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"This is truly an outstanding city comprised of outstanding people and outstanding elected officials," Joe Duffy told a Minneapolis City Council committee last February. Concluded Duffy, a Chicago attorney who'd been appointed by then-Mayor Sharon Sayles Belton to investigate the city's regulatory services in the wake of the Brian Herron scandal: "Mr. Herron's conduct appears to be an aberration." ¬ Less than a month later, of course, federal investigators were issuing subpoenas regarding council member Joe Biernat, who was subsequently indicted on extortion charges involving a member of--you guessed it--one of the city's regulatory agencies.
Which brings up the obvious question: Did the city get its $150,000 worth out of Duffy's little probe?
Perhaps. Though it attracted little notice at the time, Duffy's report to the city included several recommendations for reform. A nine-member ethics task force appointed by Mayor R.T. Rybak is considering the adoption of a number of those suggestions, including the formation of a constituent-service office to handle complaints; greater disclosure of loans to elected officials; and, most significant, a reduction in the use of so-called special council permits, which for years have been used to circumvent the city's normal regulatory channels.
Special council permits can be granted by the city council to property owners and developers who have a project that does not fully comply with the city's ordinances. According to Duffy's report, they have "evolved--primarily with respect to zoning matters--as a de facto substitute for more cumbersome procedures required by the Code, such as amendments, variances, and conditional-use permits. Because those procedures require public hearings, comment and approval, they can cause substantial delay and expense." Duffy found that the special permits have been used as a shortcut to allow, say, construction activities to begin "pending approval" of a rezoning application. "Of course, once construction begins pursuant to a special permit," he noted, "it would be a substantial hardship for the rezoning to be denied."
Moreover, Duffy discovered that owing to what he called "aldermanic courtesy," the council has routinely granted special permits when they're requested by a colleague on the dais.
"This is a practice that several of us council members have been itching to do away with," says council president Paul Ostrow, adding that he has also asked City Coordinator John Moir to look into the issue and report back to the council. Like Duffy, Ostrow is concerned about the instances in which special permits have been used to supersede city ordinances. Ostrow estimates that this happens "maybe a dozen times a year. I'm not saying any wrongdoing has occurred," he emphasizes, "but it does set up the potential for arbitrary and special treatment."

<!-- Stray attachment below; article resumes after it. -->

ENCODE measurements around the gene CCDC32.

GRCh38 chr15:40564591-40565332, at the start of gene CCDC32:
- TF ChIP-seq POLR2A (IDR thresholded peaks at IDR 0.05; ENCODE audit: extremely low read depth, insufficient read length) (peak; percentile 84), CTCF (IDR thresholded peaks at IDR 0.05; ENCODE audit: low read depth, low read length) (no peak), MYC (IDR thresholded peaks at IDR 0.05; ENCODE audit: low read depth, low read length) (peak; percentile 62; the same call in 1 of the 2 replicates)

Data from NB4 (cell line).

It can also put the city in a precarious legal position. Duffy's report cites the 1990 special permit that allowed American Iron & Supply Co. to proceed with plans to build its Kondirator metal shredder. A year later, when the city reviewed the situation further and ordered American Iron to halt construction until the company provided more information on the environmental effects of the operation, American Iron sued for damages. After nine years of litigation, the city settled the case, paying the company $8.75 million.
Overall, the jury is still out on Joe Duffy. "Given the timeline and the money involved, it was not possible to conduct an exhaustive review of all the city's regulatory practices, nor was it ever intended to be," argues City Attorney Jay Heffern, who adds that initial estimates of the cost of the probe ranged from $250,000 to $3 million.
"The result might be debatable, but I certainly would have objected to the city taking no action to investigate," opines Rybak. "Doing nothing wouldn't have been acceptable. Maybe a better investment would have been to use that $150,000 to implement a better ethics policy, but that is something we are doing now for free."
Eighth Ward council member Robert Lilligren isn't swayed. "I always thought that the focus was too narrow, and that if we weren't going to do a broader investigation that we should leave it for the feds," says Lilligren. "The Herron news broke during the campaign season, and elected officials needed to look like they were doing something. The public impression [after Duffy presented his report] was that he was giving the city a clean bill of health. My general feeling is that that was what he was hired to do--not directly, but because of the budget and the circumstances."
Says Duffy himself: "Notwithstanding the Biernat situation, which I know nothing about, you should be very proud of your system and the people who work in it."
Meanwhile, this past month federal investigators issued another subpoena for city records, amid rumors that they've expanded the scope of the Biernat probe.
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